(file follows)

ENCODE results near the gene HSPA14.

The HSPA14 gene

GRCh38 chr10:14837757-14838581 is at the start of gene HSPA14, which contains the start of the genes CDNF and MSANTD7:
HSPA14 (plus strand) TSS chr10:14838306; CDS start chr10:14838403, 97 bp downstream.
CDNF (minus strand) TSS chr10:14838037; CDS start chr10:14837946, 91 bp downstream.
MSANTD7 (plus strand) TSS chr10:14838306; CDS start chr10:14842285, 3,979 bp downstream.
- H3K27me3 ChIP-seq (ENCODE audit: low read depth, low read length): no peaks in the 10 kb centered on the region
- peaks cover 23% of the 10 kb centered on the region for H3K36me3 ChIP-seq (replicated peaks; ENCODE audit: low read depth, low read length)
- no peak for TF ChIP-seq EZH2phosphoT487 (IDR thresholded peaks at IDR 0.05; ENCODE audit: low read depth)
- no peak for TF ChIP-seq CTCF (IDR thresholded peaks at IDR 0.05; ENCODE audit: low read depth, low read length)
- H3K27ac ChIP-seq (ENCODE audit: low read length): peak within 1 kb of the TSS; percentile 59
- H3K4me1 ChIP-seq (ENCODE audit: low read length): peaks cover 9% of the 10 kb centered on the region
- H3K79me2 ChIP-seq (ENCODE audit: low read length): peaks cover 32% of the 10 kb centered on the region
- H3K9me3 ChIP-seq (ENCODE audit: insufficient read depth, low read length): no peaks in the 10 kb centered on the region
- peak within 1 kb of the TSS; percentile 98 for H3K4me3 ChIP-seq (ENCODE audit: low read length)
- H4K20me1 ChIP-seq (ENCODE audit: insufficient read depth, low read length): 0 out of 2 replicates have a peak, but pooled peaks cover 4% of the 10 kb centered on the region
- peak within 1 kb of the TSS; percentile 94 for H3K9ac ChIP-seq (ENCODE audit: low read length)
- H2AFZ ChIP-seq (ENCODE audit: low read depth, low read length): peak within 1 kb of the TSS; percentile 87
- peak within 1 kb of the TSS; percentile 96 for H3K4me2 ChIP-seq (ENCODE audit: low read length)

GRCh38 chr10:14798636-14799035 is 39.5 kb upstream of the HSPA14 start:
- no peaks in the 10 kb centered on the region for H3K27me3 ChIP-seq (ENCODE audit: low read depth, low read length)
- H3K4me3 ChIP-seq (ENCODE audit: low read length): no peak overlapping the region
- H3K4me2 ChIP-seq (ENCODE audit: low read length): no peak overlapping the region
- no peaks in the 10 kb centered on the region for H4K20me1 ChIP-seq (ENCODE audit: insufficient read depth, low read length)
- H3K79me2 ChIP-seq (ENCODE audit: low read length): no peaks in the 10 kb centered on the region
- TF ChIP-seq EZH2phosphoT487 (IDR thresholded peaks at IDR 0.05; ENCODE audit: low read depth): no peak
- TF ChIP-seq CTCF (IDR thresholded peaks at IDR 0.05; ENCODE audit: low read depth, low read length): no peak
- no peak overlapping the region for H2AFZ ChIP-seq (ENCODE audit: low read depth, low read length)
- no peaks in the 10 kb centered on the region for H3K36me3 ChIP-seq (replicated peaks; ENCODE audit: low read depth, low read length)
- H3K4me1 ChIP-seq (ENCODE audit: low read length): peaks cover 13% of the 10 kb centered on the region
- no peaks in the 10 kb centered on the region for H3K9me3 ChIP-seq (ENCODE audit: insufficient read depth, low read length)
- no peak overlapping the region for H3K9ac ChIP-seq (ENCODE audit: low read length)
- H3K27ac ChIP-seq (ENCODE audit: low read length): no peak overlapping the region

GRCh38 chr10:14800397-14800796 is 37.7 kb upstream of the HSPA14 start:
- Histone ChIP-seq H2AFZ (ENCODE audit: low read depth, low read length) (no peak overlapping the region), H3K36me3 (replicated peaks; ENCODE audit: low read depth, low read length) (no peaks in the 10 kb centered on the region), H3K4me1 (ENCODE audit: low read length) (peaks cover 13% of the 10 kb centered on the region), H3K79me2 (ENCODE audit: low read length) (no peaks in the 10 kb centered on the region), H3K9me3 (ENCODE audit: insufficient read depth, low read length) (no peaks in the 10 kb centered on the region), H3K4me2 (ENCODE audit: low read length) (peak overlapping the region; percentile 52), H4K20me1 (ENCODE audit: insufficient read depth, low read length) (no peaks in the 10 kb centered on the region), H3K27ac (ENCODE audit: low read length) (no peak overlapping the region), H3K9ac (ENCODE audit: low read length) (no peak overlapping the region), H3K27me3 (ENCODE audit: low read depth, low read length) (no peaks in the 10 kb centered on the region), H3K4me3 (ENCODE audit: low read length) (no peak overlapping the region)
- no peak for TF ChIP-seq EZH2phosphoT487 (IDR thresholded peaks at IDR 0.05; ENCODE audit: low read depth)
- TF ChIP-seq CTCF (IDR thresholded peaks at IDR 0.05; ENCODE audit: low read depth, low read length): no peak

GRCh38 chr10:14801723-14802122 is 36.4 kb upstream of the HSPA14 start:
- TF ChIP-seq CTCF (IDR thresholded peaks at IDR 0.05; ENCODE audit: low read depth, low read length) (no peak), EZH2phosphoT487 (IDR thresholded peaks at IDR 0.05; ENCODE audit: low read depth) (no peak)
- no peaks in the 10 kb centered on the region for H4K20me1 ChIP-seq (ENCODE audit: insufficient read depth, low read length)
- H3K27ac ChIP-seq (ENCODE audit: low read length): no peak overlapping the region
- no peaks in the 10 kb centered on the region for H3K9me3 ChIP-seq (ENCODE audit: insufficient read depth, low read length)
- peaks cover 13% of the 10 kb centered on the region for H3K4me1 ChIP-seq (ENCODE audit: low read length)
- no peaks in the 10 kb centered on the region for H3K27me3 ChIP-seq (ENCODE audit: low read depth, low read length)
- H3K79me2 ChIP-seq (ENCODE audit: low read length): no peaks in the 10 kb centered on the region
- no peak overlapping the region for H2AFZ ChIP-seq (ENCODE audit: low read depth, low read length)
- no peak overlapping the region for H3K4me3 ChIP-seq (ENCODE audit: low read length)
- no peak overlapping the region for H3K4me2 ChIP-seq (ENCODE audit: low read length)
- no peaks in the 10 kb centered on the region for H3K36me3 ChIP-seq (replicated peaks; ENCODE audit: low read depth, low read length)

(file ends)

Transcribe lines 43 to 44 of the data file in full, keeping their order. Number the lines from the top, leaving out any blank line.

- peaks cover 13% of the 10 kb centered on the region for H3K4me1 ChIP-seq (ENCODE audit: low read length)
- no peaks in the 10 kb centered on the region for H3K27me3 ChIP-seq (ENCODE audit: low read depth, low read length)